Alternative Text (Alt Text)
Let’s look into the settings of your images. You want to make sure all of your images have alt text. Alt text serves several different purposes. If the photo cannot load for some reason, the alt text is what will show up in its place to let the viewer know what is supposed to be loading. Also, it adds it into the coding of the image and Google can pull from that for a Google image search.
Link Building and Authority Building
Links & EAT
EAT stands for Expertise Authority and Trustworthiness. When another website links to your website (or a page on your website), that link sends a signal of Trustworthiness about your website or page. You’ll need both internal and external or inbound and outbound links throughout your site. External or outbound links are links to another website.
You can simply read through your text and look for keywords that might link to a website and use that link on your site. For example, it’s likely that the city you are located in has their own website you can link to.
An electrical product you commonly use may have its own website that could be linked. Another place to look would be the website for any certification boards in the electrical industry.
Then there are internal or inbound links. These are links within your own site. You can type out a sentence referencing other similar posts. Link up to them by selecting the text you want, clicking to add a link, then do the drop down “Link to existing content” and select the post or page you want to link to.
Links to a website comprises the largest part of how Google’s algorithm determines who outranks who. The more relevant and authoritative links you have to your website, the better you will rank.
‘Link’ is short for ‘hyperlink.’ It’s how people navigate the Internet. Search Engines also use links to navigate (or ‘crawl’). Search engines like Google, use links to discover new web pages and to help determine how well a web page should rank in their results.
Essentially, links are a vote from the link source. Search Engines use them to determine authority. Additionally, links will also provide traffic to your site.
Citations are links that you get to your website from other sources. Some examples of citations are Yahoo, Google My Business, and MapQuest. Citations give Google an opportunity to peruse the entire web and find other sources that validate you. Google wants to verify that your electrical business is actually an operating business.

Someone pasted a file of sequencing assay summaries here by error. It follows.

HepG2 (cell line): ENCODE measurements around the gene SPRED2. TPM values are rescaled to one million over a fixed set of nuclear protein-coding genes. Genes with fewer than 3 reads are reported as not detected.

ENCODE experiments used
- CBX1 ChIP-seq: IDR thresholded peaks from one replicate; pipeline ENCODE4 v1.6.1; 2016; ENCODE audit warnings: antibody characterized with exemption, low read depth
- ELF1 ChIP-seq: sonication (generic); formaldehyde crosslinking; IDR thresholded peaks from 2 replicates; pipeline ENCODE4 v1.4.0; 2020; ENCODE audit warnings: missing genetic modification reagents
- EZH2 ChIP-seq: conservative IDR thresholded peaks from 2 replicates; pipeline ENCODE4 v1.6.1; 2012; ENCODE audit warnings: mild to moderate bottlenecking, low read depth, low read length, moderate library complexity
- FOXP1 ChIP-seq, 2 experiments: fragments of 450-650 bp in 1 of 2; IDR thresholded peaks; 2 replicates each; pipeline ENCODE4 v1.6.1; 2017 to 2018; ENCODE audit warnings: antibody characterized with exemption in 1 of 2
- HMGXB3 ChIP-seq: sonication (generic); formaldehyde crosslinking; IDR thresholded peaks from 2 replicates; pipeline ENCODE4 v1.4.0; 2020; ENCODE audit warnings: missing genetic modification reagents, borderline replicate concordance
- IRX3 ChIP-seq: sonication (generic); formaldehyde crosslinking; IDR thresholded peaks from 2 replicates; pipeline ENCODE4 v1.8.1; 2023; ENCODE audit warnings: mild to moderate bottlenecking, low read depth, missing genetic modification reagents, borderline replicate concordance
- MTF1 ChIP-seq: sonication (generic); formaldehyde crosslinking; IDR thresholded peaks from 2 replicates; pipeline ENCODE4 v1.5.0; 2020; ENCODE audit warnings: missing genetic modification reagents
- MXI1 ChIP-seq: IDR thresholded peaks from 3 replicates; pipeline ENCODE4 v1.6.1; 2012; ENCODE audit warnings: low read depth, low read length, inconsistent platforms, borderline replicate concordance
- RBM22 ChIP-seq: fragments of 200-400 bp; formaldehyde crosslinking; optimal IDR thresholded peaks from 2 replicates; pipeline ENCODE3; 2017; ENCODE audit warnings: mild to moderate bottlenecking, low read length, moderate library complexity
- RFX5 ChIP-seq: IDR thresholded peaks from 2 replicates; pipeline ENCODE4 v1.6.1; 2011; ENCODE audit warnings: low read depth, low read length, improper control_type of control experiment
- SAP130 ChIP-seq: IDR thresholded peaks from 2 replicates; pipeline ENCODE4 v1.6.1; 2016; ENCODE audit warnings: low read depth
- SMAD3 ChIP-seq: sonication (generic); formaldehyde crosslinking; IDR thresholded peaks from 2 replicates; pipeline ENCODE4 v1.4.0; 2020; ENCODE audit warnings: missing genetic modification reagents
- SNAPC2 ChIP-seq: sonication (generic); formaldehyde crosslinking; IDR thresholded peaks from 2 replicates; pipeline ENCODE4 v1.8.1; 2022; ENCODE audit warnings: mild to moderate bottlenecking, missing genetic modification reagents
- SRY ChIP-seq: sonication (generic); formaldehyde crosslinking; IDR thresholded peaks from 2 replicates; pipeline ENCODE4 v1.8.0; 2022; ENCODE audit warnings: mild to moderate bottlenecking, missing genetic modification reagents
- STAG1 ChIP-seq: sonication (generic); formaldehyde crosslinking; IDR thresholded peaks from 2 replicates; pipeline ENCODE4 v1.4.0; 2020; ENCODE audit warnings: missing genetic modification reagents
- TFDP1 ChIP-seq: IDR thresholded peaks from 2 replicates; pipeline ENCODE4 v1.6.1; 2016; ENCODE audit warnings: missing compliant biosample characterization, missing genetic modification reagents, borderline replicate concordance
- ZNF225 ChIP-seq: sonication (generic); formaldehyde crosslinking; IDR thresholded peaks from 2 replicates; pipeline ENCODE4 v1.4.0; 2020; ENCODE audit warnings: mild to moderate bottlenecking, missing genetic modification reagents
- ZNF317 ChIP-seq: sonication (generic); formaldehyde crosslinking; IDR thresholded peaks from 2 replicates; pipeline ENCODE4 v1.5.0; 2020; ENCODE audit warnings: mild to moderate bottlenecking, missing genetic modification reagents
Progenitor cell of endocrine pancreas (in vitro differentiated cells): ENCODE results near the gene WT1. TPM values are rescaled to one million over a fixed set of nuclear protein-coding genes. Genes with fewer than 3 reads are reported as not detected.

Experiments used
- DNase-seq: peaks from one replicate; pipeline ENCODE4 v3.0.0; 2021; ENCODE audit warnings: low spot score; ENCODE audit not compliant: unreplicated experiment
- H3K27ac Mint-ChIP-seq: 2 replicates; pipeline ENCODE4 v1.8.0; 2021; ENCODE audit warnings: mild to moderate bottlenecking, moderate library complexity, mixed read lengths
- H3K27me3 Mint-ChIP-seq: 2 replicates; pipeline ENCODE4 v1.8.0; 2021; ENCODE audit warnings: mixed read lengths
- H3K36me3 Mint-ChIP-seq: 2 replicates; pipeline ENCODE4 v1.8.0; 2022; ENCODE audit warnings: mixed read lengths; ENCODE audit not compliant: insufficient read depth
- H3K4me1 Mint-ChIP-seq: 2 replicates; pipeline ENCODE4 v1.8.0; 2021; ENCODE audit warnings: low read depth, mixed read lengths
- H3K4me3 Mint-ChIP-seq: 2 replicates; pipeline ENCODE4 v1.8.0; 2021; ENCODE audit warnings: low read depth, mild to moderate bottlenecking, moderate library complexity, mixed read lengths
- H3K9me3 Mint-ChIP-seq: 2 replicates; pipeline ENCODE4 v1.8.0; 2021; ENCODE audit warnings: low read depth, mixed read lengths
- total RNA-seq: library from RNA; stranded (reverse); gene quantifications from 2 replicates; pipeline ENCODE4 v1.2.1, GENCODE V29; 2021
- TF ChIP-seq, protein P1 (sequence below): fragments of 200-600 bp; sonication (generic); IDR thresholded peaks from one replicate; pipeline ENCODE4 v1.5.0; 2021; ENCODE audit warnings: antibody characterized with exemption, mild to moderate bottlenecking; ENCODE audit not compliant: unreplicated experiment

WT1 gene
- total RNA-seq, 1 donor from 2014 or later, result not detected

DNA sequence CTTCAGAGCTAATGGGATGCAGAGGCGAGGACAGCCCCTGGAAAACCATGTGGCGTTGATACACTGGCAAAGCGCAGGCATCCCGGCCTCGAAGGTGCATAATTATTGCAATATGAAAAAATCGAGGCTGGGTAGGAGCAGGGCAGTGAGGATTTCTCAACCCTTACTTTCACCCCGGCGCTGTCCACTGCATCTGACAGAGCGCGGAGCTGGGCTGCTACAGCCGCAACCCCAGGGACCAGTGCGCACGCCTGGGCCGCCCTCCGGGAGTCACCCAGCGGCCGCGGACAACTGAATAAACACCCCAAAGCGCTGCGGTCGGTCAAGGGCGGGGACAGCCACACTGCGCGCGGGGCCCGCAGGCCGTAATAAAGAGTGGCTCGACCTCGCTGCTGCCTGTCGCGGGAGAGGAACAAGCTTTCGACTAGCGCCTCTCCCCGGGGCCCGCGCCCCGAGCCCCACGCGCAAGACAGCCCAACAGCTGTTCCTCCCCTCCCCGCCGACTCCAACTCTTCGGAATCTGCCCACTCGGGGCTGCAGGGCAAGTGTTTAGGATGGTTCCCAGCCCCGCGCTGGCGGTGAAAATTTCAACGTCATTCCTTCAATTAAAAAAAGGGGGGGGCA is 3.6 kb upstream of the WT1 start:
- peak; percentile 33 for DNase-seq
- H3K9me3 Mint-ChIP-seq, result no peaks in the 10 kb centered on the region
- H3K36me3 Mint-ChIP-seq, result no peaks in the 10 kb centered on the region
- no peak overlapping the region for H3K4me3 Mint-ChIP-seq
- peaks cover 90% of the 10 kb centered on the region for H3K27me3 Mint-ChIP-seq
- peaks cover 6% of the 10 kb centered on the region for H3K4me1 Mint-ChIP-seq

Unfortunately, there are plenty of nefarious, negative things people like to do with SEO like trying to spam or trying to find a way to illegitimately get into the search results.
When you’re building citations, it’s important to have broad coverage of several citation sources. We are allowed to use citations to disseminate those trust signals throughout the web so that we can have a variety of sources pointing back to back to your electrical business. You’ll want to find core citations for your electrical business, then build the citations to be accurate and correct.
Make sure that you have your name, address, and phone number mentioned in all citations. The name of your business, the address of your business (actual physical address), and the phone number need to be consistent on all citations. Additionally, anytime you create citations, they need to be tracked and logged so that if you ever need to change it, you can go back and update the citation so it remains consistent.
From time to time, you might move your business, you may change a phone number, or you might even slightly change the name of your business. When Google starts seeing different phone numbers in different locations throughout your site, it diminishes trust. Consistency is key.
Video: Citations for Electricians:
Video about citations for electricians.
- Alt Text – Descriptions of images on a web page. Also known as “Alternative Text.” It is an accessibility feature originally created for the blind.
- Canonical Tags – Tags used to give precedence between multiple, often similar, pieces of content.
- CDN – Content Delivery Network. A CDN is an alternative method to deliver images to a web browser.
- Domain Authority – (DA) is a website metric developed by Moz. It is one of the most important numbers known to SEOs. The greater your DA, the more likely you are to have strong traffic and high rank.
- H1 (Header Tag) – Visible version of the page title.
- Links – clickable text or images that lead to another page or resource on the internet.
- Meta Description – A short description of the content of the page often used in the SERPS.
- Meta Robots – Tags or text files used to allow or disallow Google from crawling or indexing specific pages or resources on a website.
- Page Title – The main title of any given web page. A page title should describe what the page is about often used in the SERPS.
- Schema – Schema markup is code (semantic vocabulary) that you put on your website to help the search engines return more informative results for users. If you’ve ever used rich snippets, you’ll understand exactly what schema markup is all about. Here’s an example of a local business that has the markup on its event schedule page. You can find more info at https://schema.org.
- SERPS – Search Engine Results Page
- URL – Uniform Resource Locator